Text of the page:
These men were all Jews, primarily interested in Jewish concerns. Mulling all this over, I started to become increasingly convinced that the problem with Judaism as Paul saw it was not works righteousness, but tribal exclusivity. What Paul was working so hard to do was to bring in the full measure of Gentiles so that all of Israel could be saved before the prophesied Parousia he believed was imminent. Was he interested in grafting in Gentiles, rather than in repudiating Judaism? Was his idea one of opening a covenantal relationship with all nations, or was it to replace a tribe of chosen Jews with a tribe of chosen Christians?

In Galations, Paul tells of how he told Peter he was wrong in his treatment of the Gentiles when “certain men from James” came, and how he resisted Peter to his face.

Did he have the same brass in front of James’ face when he stood before him, and the topic was not Gentiles, but Jews? Let’s see what Luke says about it in Acts…. I try to imagine James' thoughts...

When we reached Jerusalem the brothers welcomed us warmly.
The next day, Paul accompanied us on a visit to James, and all the presbyters were present. He greeted them, then proceeded to tell them in detail what God had accomplished among the Gentiles through his ministry.
--Acts 21: 17-19

“Paul is convinced that he works harder than anyone else, brothers. That’s fine, God bless him… I hope he doesn’t think, however, that we’ve been sitting here doing nothing while he’s been among the Gentiles. God has accomplished wondrous things for us here in Jerusalem. We have many followers of The Way here among the Jews, and we didn’t need to relax a letter of the law in order to do it.”

They praised God when they heard it but said to him, "Brother, you see how many thousands of believers there are from among the Jews, and they are all zealous observers of the law.

They have been informed that you are teaching all the Jews who live among the Gentiles to abandon Moses and that you are telling them not to circumcise their children or to observe their customary practices.
--Acts 21: 20-21

Rumor, Paul… or fact?

What is to be done? They will surely hear that you have arrived.

So do what we tell you.
--Acts 21: 22-23

Paul is not being given a suggestion. He is being given a command. Paul is not the guy in charge here. I’m not sure Peter is either. Looks like it’s James. In any event, Paul is clearly subordinate.

We have four men who have taken a vow. Take these men and purify yourself with them, and pay their expenses that they may have their heads shaved. In this way everyone will know that there is nothing to the reports they have been given about you but that you yourself live in observance of the law.

As for the Gentiles who have come to believe, we sent them our decision that they abstain from meat sacrificed to idols, from blood, from the meat of strangled animals, and from unlawful marriage."
--Acts 21: 23-25

“Paul, you should already know this. You didn’t misunderstand us, did you? You were there when we made the decision at the Council here in Jerusalem years ago, and we sent the letters up to Antioch too. The Gentiles are only beholden to the Noachide laws. No one was supposed to take this to mean that the Mosaic law was abrogated for Jews. Paul, Paul, Paul.... Tell me you didn't get this wrong.”

So Paul took the men, and on the next day after purifying himself together with them entered the temple to give notice of the day when the purification would be completed and the offering made for each of them.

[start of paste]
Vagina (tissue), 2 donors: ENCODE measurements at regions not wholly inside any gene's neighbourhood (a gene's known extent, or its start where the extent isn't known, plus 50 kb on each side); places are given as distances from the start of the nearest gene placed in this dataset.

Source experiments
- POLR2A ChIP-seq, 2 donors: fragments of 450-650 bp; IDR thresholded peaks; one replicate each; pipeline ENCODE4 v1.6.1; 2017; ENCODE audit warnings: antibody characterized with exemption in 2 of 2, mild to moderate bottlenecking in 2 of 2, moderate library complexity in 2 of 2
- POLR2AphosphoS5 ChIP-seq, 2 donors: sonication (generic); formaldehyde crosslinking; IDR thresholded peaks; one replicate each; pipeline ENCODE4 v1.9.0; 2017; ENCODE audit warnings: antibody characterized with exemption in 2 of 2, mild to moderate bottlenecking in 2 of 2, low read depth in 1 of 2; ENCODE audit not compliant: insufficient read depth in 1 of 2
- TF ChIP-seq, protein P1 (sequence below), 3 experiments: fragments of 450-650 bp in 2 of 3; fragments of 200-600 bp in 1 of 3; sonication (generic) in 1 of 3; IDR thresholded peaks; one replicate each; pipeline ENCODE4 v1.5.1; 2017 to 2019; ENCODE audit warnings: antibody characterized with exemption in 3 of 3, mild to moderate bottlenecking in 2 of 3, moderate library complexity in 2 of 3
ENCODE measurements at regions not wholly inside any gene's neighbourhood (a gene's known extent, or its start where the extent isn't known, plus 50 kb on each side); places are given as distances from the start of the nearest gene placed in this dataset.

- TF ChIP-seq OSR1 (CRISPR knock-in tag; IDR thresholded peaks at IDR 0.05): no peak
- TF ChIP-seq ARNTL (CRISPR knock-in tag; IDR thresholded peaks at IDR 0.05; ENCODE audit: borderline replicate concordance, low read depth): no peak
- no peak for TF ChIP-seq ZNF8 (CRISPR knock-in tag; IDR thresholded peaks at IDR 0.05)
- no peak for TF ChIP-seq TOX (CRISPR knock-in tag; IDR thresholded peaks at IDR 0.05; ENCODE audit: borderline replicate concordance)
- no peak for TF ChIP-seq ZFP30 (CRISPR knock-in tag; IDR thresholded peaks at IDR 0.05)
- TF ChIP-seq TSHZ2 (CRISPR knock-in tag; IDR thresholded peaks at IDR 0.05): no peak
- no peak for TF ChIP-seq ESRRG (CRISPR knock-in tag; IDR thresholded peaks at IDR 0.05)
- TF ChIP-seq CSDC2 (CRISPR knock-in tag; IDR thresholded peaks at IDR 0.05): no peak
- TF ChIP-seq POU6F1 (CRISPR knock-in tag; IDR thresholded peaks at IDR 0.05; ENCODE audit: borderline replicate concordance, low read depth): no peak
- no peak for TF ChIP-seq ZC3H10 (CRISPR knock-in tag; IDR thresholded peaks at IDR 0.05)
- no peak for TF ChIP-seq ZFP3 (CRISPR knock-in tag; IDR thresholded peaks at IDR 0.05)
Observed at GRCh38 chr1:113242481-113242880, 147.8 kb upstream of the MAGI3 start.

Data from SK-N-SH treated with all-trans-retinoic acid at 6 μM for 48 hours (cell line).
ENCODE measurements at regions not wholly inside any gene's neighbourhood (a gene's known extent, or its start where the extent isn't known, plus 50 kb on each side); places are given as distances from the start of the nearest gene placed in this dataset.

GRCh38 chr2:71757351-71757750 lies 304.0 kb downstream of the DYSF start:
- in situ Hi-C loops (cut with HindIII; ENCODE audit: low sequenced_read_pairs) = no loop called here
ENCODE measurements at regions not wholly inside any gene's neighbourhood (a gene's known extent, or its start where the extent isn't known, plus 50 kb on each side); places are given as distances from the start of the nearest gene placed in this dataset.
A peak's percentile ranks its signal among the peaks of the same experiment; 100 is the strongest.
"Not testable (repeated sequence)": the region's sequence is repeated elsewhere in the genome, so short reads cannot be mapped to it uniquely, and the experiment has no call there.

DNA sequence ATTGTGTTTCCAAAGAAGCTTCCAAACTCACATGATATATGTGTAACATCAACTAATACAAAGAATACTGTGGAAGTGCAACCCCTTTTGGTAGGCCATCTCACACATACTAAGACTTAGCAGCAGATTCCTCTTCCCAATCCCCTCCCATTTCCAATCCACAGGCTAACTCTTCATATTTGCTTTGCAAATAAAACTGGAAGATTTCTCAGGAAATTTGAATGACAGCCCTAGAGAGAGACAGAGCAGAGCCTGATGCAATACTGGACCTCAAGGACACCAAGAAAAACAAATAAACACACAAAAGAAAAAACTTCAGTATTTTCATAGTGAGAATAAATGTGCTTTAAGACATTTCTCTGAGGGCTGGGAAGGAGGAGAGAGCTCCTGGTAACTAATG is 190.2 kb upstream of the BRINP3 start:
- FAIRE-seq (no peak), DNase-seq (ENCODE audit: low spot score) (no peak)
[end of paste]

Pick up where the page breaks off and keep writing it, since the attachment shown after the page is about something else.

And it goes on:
--Acts 21: 26

What? No reply from Paul? He had no smack to throw down to James? He just rolled over like a fat seal? Where is all that tough talk about the Law from Romans and Galatians? If our conventional way of reading Paul is correct, here was his chance to hit James, the Jerusalem elders, and the whole “circumcision party” with the real broadside he’d been itching to give them ever since the incident with Peter at Antioch. He could have given it to them with both barrels. In the conventional way of understanding Paul, has Paul betrayed those Gentiles who contributed their hard-earned money to the collection by spending some of these funds on useless superstitions like Nazarite vows? Has Paul proven himself to be a bigger hypocrite in Jerusalem than Peter ever was in Antioch?

Or, is there another way of reading Paul? The text of Acts doesn’t say that Paul made a mistake. Paul was not a hypocrite. He was a Jew. That’s why he obeyed James without complaint or objection or comment. Maybe in our conventional way of reading Paul, we make the same error as the Asian Jews who similarly misunderstood him and attacked him in the Temple. They both see Jew vs. Gentile as a zero-sum game. It is not. The prophesy was for the redemption of all nations.

Hear me, O coastlands, listen, O distant peoples. The LORD called me from birth, from my mother's womb he gave me my name.

He made of me a sharp-edged sword and concealed me in the shadow of his arm. He made me a polished arrow, in his quiver he hid me.

You are my servant, he said to me, Israel, through whom I show my glory.

Though I thought I had toiled in vain, and for nothing, uselessly, spent my strength, Yet my reward is with the LORD, my recompense is with my God.

For now the LORD has spoken who formed me as his servant from the womb, That Jacob may be brought back to him and Israel gathered to him; And I am made glorious in the sight of the LORD, and my God is now my strength!

It is too little, he says, for you to be my servant, to raise up the tribes of Jacob, and restore the survivors of Israel; I will make you a light to the nations, that my salvation may reach to the ends of the earth.

Thus says the LORD, the redeemer and the Holy One of Israel, To the one despised, whom the nations abhor, the slave of rulers: When kings see you, they shall stand up, and princes shall prostrate themselves Because of the LORD who is faithful, the Holy One of Israel who has chosen you.
--Isaiah 49:1

Is this more along the lines of what Paul was talking about? More on this later...